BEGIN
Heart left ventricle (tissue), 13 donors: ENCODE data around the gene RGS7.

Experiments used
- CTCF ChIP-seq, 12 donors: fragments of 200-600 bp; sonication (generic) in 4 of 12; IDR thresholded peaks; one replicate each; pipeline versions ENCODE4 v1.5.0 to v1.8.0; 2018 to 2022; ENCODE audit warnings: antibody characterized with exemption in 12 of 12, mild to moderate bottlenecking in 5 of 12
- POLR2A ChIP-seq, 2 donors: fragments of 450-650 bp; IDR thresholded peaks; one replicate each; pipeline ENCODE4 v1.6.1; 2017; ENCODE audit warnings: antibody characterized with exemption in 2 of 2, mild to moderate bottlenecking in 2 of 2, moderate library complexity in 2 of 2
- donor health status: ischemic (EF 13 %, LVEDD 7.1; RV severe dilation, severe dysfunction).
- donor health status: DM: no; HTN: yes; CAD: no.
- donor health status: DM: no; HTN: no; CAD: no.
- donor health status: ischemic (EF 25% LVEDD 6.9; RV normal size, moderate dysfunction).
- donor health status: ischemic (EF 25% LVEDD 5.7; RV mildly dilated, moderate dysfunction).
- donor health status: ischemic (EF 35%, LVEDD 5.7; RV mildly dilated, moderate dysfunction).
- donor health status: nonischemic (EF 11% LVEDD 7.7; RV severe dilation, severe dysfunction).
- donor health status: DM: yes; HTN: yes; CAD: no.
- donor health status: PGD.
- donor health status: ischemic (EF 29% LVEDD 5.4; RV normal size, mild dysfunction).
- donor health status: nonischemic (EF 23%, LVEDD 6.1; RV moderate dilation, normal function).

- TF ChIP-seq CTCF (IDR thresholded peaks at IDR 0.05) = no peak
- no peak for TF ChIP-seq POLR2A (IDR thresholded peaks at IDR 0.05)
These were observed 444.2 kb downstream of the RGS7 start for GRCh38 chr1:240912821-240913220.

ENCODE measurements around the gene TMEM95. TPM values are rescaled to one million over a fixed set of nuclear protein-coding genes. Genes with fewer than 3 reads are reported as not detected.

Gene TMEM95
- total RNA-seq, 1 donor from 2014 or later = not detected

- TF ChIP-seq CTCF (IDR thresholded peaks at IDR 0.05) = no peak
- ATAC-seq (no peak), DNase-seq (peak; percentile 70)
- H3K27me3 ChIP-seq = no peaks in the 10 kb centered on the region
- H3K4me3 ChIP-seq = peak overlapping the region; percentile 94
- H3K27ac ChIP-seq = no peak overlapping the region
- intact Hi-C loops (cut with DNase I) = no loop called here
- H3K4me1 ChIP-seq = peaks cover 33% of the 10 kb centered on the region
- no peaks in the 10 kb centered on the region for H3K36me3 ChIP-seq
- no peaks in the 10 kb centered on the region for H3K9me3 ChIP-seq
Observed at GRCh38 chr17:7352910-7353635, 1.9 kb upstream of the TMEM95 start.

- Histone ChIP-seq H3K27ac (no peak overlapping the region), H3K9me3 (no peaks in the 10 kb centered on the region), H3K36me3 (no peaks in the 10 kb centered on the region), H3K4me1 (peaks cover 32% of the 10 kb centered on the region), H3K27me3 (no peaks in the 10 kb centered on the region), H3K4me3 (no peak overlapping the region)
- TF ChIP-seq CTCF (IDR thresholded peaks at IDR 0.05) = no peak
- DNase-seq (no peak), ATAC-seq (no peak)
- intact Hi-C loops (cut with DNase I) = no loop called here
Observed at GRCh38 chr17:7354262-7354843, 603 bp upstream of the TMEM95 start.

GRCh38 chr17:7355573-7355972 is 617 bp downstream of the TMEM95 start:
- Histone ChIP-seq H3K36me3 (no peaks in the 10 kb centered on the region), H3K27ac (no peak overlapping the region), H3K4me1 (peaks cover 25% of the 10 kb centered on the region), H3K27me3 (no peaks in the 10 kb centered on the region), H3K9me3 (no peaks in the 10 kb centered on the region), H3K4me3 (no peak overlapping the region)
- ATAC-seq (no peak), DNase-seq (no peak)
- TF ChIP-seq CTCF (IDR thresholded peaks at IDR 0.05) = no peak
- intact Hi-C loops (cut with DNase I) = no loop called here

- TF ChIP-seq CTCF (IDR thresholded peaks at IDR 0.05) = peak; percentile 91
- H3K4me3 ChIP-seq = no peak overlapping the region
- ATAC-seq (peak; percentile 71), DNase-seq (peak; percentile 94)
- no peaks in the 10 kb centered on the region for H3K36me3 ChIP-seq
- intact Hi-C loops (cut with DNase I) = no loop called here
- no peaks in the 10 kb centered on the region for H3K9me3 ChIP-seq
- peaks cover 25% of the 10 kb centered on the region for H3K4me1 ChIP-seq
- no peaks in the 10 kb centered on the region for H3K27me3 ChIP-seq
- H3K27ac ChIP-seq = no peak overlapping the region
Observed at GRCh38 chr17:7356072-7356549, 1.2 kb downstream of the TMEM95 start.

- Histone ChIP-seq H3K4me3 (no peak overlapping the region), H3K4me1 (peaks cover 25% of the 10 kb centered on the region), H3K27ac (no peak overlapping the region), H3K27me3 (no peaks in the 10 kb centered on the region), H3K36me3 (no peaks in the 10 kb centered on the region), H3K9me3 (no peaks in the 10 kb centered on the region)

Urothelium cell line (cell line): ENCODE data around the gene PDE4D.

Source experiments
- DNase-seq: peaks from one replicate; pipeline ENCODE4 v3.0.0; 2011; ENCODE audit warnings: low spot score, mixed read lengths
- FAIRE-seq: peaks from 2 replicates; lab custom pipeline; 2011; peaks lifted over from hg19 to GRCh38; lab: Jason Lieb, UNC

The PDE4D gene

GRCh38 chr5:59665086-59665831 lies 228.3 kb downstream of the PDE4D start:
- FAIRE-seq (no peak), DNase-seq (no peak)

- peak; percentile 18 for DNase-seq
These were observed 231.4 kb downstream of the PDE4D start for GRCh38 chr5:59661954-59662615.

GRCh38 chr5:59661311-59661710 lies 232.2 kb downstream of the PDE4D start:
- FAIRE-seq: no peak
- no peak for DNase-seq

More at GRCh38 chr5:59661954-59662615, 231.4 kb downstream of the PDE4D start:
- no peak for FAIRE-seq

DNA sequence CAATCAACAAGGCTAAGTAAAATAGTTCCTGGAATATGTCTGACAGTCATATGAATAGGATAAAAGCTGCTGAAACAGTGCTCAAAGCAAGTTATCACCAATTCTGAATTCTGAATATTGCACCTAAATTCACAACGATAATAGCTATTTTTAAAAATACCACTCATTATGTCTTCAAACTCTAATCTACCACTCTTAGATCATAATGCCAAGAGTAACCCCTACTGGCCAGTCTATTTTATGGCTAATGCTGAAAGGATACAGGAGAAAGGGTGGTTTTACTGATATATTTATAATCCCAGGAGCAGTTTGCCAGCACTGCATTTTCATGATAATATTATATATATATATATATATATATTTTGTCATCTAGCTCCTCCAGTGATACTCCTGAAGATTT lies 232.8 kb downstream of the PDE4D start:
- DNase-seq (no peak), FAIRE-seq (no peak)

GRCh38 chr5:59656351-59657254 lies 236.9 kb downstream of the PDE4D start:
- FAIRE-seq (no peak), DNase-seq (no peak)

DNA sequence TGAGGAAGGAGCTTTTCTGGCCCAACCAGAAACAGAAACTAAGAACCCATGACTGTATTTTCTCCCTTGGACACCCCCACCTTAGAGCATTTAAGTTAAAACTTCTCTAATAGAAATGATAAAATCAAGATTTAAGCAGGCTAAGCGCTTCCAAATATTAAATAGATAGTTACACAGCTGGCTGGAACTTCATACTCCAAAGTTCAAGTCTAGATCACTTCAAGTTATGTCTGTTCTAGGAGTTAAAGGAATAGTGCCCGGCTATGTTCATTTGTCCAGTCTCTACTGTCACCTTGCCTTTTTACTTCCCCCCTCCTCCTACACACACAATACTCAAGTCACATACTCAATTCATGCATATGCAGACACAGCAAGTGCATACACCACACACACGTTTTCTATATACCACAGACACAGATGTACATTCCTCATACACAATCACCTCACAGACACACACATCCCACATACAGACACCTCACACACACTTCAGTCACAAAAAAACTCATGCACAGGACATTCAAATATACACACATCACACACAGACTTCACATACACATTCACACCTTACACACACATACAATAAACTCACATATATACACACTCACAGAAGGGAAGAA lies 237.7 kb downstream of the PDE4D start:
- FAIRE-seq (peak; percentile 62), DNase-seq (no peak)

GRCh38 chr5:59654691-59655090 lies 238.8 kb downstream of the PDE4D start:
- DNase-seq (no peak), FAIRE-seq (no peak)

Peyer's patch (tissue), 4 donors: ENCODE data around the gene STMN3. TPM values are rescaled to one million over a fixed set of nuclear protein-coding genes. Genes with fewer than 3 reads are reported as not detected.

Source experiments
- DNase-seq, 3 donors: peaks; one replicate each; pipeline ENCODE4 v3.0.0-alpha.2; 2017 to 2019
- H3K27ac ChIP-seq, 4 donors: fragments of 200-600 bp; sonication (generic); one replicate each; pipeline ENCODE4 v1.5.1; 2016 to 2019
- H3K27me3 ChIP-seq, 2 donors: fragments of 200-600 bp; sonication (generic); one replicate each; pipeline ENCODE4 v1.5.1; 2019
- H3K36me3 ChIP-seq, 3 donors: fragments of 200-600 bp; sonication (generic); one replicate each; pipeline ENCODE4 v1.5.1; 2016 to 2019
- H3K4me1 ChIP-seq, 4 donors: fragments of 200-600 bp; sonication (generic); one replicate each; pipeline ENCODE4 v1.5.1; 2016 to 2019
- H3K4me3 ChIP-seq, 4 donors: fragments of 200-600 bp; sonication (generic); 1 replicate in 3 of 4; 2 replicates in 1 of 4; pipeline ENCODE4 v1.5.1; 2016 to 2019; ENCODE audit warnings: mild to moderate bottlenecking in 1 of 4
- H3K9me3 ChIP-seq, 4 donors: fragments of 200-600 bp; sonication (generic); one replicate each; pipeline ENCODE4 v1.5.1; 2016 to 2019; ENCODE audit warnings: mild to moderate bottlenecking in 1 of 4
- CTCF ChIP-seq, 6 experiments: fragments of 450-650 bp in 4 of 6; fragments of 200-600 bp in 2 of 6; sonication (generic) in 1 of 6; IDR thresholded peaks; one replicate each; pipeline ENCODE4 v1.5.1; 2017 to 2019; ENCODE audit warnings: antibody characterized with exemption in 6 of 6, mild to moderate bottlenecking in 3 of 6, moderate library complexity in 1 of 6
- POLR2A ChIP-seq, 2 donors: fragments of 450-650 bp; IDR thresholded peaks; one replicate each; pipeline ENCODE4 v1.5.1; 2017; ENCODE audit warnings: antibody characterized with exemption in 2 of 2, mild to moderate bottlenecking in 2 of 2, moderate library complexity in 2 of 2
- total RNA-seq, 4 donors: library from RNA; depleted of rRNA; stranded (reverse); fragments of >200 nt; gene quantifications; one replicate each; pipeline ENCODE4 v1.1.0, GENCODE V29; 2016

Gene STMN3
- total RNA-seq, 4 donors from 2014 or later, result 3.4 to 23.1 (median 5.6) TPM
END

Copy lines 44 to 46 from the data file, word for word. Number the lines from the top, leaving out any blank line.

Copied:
- ATAC-seq (peak; percentile 71), DNase-seq (peak; percentile 94)
- no peaks in the 10 kb centered on the region for H3K36me3 ChIP-seq
- intact Hi-C loops (cut with DNase I) = no loop called here